Piazza della Signoria is the civic, public, beating heart of Florence. To this day, the mayor’s office is housed in the fiercely fortified city hall built at the start of the fourteenth century and ceremonies of all sorts are played out here.

The piazza is laid out as a stage set. The palazzo della Signoria (or Vecchio), and the Loggia form a scenographic corner projecting out to the piazza – the raised aringhiera in front of the city hall and the raised platform protected by the vast three bay loggia are the stage set from which in pre-Medicean times the city’s governors interacted with the citizen body. More often than not this was a place of communication – the word aringhiera shares a common root with the public address or “harangue” – the place where the town crier communicated new laws and policies to the city. On ceremonial occasions the piazza was decorated to honour the arrival of important guests: popes, emperors and significant embassies. As a place of authority, the piazza was famously the site chosen first for the Savonarolan “bonfires of vanities” (when pagan texts and images were burned) and later for the imolation of the preaching firebrand himself.

But as Giovanni reminds us, from time to time the interaction between government and city was more of a dialogue. At parlamenti, when important decisions for the polity were put to public vote, the entire citizen electorate was in attendance in the piazza, and would cast a yes/no vote. On other occasions, such as the famous Ciompi revolt of 1378 or the bread riots of 1497, when the cries for bread (Pane! Pane!) turned to cries for a return of the Medici to power (Palle! Palle!), the piazza was the pre-eminent stage for popular protest.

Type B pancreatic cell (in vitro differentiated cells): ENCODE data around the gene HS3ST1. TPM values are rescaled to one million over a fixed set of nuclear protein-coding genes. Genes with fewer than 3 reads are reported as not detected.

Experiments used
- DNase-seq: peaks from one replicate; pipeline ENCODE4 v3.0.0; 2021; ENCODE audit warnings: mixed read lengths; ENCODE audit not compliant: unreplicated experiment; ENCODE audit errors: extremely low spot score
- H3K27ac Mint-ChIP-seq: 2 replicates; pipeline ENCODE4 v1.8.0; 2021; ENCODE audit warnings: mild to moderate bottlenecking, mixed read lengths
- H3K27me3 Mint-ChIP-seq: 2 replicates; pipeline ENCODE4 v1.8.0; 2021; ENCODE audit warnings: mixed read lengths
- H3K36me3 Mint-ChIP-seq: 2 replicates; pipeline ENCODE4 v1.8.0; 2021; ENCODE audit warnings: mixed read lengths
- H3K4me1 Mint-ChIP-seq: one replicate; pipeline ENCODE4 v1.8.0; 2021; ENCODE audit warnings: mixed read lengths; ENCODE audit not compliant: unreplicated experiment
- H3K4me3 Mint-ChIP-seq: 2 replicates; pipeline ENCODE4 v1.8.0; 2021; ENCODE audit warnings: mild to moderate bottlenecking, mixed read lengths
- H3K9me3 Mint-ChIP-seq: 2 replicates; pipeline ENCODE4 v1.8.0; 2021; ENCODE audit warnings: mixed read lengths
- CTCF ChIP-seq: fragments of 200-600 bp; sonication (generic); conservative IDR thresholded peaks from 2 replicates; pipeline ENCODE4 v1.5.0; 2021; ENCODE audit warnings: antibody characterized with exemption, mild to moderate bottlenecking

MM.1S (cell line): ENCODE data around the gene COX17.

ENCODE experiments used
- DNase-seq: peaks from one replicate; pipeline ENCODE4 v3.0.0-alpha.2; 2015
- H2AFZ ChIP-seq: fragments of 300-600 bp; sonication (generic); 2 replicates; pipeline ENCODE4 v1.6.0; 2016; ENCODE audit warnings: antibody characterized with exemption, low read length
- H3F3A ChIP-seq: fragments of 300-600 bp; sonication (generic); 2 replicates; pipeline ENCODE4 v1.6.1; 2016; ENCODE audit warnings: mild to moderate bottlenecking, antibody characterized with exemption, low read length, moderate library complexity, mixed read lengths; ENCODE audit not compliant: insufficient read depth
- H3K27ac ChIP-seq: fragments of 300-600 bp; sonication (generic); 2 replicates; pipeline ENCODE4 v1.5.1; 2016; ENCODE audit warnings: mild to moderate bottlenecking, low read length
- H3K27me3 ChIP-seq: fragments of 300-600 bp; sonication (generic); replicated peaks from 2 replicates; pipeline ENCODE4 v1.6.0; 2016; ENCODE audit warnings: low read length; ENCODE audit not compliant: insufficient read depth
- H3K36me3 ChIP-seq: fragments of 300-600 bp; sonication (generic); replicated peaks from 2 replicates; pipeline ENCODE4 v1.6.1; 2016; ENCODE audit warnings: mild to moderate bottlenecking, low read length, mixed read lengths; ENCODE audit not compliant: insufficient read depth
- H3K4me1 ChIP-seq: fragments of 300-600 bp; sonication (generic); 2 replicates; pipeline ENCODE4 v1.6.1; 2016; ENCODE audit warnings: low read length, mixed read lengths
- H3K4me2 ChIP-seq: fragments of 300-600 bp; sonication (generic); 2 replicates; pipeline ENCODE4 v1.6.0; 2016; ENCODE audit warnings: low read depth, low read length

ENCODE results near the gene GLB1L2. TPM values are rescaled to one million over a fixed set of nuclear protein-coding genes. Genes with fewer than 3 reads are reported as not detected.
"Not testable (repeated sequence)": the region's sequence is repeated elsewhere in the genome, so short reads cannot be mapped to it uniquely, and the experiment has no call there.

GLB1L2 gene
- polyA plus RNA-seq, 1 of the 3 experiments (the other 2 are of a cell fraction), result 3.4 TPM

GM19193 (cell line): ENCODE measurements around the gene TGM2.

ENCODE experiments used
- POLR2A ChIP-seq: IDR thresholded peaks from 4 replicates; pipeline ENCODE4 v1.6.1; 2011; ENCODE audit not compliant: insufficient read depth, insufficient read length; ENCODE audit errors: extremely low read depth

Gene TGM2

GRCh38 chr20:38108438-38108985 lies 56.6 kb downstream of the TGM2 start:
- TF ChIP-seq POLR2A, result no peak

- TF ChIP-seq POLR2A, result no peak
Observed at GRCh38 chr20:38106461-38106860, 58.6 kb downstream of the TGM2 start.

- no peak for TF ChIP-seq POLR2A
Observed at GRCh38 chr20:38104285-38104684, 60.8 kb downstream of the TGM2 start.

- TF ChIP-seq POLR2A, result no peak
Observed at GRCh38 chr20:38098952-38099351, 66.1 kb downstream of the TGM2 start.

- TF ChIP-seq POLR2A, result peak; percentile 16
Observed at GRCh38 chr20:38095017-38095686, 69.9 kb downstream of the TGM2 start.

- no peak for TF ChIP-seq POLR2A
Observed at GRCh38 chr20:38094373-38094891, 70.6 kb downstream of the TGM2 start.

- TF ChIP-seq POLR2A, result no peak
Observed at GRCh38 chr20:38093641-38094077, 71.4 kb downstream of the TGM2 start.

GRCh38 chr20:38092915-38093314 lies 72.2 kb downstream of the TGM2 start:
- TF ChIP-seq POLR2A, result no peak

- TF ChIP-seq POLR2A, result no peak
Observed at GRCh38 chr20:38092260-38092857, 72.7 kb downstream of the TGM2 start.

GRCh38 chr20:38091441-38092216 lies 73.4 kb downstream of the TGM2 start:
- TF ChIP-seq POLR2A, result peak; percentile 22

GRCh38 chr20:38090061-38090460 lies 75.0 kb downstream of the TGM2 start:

This gives the piazza its special quality – it is a “practiced” place – an urban space where the repeated action of government and governed has left a permanent deposit or trace on the physical fabric. That trace is underlined by the monumental buildings, but also by the accumulation of public sculptures here – many of them symbolic of the city’s proud independence – as exemplified by Michelangelo’s statue of David which guards access to the city hall.

Fabrizio Nevola


To cite this essay, we suggest:
Fabrizio Nevola, ‘Politics and the piazza’ published online 2013, in ‘Hidden Florence’, The University of Exeter, https://hiddenflorence.org/stories/politics-and-people/2-politics-and-the-piazza/

Further reading:

Stephen Milner, “The Florentine Piazza della Signoria as practiced place,” in Renaissance Florence. A Social History, eds. John T. Paoletti and Roger Crum (Cambridge: Cambridge University Press 2006), 83-103 and 497-505

Martin Trachtenberg, Dominion of the Eye: Urbanism, Art and Power in Early Modern Florence (Cambridge: Cambridge University Press, 1997)